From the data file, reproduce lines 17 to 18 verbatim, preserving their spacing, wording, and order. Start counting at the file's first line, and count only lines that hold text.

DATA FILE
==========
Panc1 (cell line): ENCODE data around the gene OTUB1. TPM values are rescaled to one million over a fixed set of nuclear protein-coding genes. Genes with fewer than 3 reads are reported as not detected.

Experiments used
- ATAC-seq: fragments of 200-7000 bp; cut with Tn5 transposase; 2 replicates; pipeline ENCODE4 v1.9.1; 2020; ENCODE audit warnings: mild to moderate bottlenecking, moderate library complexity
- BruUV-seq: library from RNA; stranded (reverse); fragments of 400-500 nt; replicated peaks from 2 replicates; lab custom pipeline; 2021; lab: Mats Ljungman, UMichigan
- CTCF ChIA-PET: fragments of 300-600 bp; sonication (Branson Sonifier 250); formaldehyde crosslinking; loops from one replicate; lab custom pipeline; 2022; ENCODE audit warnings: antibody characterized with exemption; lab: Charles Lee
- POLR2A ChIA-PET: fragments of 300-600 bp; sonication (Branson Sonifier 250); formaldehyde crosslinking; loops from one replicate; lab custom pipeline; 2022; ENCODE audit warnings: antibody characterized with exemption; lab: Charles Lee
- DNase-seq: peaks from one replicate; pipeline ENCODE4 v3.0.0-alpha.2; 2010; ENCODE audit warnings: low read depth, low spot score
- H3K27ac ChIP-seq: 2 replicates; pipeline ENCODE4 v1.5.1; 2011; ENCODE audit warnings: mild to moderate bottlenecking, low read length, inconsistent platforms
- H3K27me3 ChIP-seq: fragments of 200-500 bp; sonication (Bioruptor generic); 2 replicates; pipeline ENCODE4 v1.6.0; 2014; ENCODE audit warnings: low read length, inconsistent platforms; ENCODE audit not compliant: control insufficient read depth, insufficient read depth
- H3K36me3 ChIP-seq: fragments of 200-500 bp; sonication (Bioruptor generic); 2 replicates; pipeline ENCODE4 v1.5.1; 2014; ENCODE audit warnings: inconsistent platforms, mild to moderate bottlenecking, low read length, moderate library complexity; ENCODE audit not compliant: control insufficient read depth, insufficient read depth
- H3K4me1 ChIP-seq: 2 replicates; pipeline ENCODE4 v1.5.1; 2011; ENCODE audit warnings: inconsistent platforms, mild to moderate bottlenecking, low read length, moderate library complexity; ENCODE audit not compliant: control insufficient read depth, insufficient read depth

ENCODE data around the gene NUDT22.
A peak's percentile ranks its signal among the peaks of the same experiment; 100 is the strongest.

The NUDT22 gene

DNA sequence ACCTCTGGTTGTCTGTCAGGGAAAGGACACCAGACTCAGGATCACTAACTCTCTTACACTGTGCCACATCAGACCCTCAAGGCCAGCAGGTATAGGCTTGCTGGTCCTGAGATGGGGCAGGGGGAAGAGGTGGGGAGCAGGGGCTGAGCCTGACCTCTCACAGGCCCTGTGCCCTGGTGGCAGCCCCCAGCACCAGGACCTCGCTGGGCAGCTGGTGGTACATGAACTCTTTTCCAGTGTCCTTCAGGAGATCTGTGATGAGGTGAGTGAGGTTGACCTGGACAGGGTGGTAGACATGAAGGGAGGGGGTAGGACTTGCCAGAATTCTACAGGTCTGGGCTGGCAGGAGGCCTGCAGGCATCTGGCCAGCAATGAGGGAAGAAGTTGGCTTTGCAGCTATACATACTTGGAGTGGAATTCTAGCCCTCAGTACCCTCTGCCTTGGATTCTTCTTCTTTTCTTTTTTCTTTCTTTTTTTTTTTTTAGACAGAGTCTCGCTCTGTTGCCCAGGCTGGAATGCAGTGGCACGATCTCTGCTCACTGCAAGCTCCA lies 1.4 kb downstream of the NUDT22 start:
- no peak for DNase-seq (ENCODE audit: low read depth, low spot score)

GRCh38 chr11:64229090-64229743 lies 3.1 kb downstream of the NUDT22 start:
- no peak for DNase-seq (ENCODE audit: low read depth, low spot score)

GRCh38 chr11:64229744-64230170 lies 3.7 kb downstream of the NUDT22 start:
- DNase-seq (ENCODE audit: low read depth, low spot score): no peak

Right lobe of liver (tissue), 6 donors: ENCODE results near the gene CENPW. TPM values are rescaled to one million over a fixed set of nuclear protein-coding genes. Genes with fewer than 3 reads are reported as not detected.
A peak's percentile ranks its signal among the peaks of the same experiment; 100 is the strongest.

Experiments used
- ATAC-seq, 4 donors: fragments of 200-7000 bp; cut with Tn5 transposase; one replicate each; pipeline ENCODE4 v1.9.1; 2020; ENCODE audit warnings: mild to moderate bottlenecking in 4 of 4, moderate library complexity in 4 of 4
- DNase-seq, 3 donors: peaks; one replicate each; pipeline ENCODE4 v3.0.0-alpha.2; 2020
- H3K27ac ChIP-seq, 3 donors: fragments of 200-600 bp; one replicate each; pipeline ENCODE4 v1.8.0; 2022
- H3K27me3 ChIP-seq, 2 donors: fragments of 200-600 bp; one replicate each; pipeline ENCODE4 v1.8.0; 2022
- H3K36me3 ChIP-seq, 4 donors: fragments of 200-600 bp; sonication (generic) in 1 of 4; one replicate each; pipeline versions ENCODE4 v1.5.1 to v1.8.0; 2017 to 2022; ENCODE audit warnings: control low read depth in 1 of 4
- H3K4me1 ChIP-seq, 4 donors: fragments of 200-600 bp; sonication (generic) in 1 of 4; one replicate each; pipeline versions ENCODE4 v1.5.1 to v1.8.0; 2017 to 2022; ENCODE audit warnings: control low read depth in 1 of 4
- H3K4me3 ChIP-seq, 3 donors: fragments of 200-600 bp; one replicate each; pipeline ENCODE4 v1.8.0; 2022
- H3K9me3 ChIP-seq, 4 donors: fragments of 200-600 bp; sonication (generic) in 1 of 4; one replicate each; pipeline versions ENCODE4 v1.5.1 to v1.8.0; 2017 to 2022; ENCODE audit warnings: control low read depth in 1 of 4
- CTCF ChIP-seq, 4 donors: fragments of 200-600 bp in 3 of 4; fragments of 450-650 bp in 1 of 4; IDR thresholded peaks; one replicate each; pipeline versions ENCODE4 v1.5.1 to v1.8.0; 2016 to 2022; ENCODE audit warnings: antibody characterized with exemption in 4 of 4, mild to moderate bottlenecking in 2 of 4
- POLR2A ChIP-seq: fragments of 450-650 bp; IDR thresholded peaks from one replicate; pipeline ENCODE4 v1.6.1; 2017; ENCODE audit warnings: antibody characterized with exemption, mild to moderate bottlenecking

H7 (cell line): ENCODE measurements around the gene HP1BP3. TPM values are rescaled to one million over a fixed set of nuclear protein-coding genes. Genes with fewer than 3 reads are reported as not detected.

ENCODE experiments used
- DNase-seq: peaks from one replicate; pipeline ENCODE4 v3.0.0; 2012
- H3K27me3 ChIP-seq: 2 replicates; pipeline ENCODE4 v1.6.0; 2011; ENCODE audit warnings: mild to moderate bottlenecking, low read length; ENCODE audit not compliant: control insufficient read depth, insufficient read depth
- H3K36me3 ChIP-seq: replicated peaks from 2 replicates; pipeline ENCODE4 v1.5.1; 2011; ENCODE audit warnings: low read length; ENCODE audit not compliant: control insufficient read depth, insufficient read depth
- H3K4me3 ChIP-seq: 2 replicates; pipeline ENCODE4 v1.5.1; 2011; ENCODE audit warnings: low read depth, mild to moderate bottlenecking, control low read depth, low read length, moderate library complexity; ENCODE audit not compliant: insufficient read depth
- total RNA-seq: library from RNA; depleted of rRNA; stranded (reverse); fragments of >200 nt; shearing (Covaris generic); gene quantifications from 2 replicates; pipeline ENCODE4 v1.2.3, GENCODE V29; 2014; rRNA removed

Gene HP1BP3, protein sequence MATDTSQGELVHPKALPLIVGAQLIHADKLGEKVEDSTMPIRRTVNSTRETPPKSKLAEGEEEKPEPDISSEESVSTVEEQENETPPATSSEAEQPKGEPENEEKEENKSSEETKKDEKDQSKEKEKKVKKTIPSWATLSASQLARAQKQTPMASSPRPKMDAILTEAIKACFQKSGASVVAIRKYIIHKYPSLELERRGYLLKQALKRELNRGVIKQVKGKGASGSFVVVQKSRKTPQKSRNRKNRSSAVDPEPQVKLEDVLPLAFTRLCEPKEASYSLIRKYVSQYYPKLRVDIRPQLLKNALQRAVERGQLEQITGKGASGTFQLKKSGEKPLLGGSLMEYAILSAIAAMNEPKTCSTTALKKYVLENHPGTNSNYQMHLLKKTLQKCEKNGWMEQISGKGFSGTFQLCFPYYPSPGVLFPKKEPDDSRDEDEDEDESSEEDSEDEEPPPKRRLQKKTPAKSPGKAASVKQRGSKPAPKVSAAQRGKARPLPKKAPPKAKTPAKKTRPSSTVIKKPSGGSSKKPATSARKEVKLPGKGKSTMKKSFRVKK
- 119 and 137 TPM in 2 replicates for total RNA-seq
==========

GRCh38 chr11:64229090-64229743 lies 3.1 kb downstream of the NUDT22 start:
- no peak for DNase-seq (ENCODE audit: low read depth, low spot score)